There is good work yet to do
by Steve Bell
It’s been another busy year for me with the usual spate of concerts in churches across the continent. This has been the main focus of my work for the last thirty years and I still enjoy it as much as ever, as I have come to understand my vocation as a singer/songwriter in increasingly clearer terms: to refresh Christian faith and spiritual tradition for the weary and the wary.
However, the ministry has been maturing in ways I could never have predicted in the early years. Increasingly I’m being asked to teach in conference and college settings which has led to the development of a day-and-a-half retreat that I’m now offering across the country.
It hardly needs to be said that we are living in complex times, and it seems to me that in tandem with the social chaos we are experiencing, the church (in the west at least) is becoming increasingly unmoored from her historical roots and practices. In periods of disorientation, it is wise to set aside time to pause, refresh and reset. It is to those ends that I’ve developed the retreat in which I teach four sessions.
The first session is on the uniquely Christian understanding of God as Trinity: that at the epicenter of truth, God the Father, Son and Spirit exist eternally in a dynamic communion of mutual self-donating love. This, of course, has profound implications for human community and its relationship to all of God’s creation, which flows from, and is sustained by who God is.
In light of the Trinity, I then do a session on worship using Isaiah 6:1-9 as a matrix to help us understand how worship functions to address brokenness and alienation wrought by sin and to restore the beloved community, for the sake of the world, to right relationship with God, with each other and with all of creation.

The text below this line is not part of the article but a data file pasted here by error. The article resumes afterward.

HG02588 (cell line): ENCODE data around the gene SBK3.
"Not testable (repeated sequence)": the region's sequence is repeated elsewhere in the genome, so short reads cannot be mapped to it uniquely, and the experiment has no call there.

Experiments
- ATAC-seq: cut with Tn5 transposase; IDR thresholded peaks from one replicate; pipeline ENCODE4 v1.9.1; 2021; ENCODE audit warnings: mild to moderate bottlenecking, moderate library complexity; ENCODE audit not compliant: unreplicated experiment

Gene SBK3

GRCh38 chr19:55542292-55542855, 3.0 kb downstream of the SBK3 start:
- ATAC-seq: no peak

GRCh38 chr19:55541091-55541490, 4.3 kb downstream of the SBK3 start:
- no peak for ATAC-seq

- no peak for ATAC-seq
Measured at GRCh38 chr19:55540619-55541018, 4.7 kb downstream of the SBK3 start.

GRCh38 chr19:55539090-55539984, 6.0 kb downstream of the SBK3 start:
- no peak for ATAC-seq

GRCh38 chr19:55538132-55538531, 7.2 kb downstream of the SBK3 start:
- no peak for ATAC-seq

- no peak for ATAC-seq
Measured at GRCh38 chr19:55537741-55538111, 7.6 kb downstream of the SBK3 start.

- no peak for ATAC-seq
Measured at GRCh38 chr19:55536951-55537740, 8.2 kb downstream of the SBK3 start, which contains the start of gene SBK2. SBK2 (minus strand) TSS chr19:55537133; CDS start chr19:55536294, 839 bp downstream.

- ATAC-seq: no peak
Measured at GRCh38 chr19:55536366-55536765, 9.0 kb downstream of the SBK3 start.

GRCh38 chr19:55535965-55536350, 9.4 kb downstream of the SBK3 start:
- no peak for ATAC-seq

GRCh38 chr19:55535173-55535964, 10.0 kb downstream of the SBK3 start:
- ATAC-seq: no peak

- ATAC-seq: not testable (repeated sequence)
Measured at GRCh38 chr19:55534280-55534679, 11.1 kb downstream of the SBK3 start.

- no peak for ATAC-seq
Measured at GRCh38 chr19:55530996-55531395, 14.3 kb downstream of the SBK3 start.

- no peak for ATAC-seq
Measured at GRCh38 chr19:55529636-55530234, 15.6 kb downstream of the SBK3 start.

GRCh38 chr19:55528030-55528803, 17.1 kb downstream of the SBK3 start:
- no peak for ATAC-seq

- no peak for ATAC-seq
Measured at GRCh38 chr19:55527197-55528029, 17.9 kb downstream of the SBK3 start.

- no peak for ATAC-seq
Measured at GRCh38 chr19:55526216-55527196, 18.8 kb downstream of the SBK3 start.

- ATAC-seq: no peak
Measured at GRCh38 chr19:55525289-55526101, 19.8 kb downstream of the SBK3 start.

From there I do a session on the rich, spiritual tradition of the church calendar year – Advent, Christmas, Epiphany, Lent, Holy Week, Easter and Ordinarytime – which perennially rehearses and re-harrows the story of God. This calendar year is the church’s wise way of consciously choosing the narrative which fashions her rather than allowing herself to be subverted by any number of destructive counter-narratives which appeal to the self-centeredness of our fractured humanity rather than the other-centeredness of God’s loving communion.
Finally, I do a session on saints, psalms, and ancient prayers, which all have been a profound comfort and nourishing resource to me over the years.
I enjoy these retreats immensely. I don’t claim to speak comprehensively for the Christian faith, but these are the things that I’ve thought deeply about and am happy to share. And, as always, I teach with a guitar in hand which allows me the joy of integrating the head and heart and body through the medium of song.
In other news, I’ve just completed a seven-part book series on the spirituality of the church calendar year called Pilgrim Year, which is to be released by Novalis Press this fall. It’s a devotional series with one book for each of the traditional seasons of the Christian calendar: Advent, Christmas, Epiphany, Lent, Holy Week, Easter and Ordinarytime. We’re also releasing a two-disc CD collection of music (culled from my catalogue) that corresponds to the movement of the tradition. Book writing is new to me, and it was much harder work than I anticipated, but it was good work for me to do personally and so I hope it is of value to the wider community. I think people unfamiliar with this ancient tradition will find it to be an interesting introduction, and folks who grew up in it will find fresh, revitalizing perspectives.
Finally, I’m launching a podcast this fall called WayStations, which shares interviews I’ve been collecting with the many fascinating people I meet in my travels. This is pure fun for me. My work allows me to interact with and learn from storied and learned people from all walks of life. I’m so pleased to start sharing the riches that have blessed me.
In January 2019 I’ll begin, I assume, to work on my next CD of songs.
I thought I’d be slowing down by now but that doesn’t appear to be the case. There is so much good work to do, and I’m grateful to be a part of it.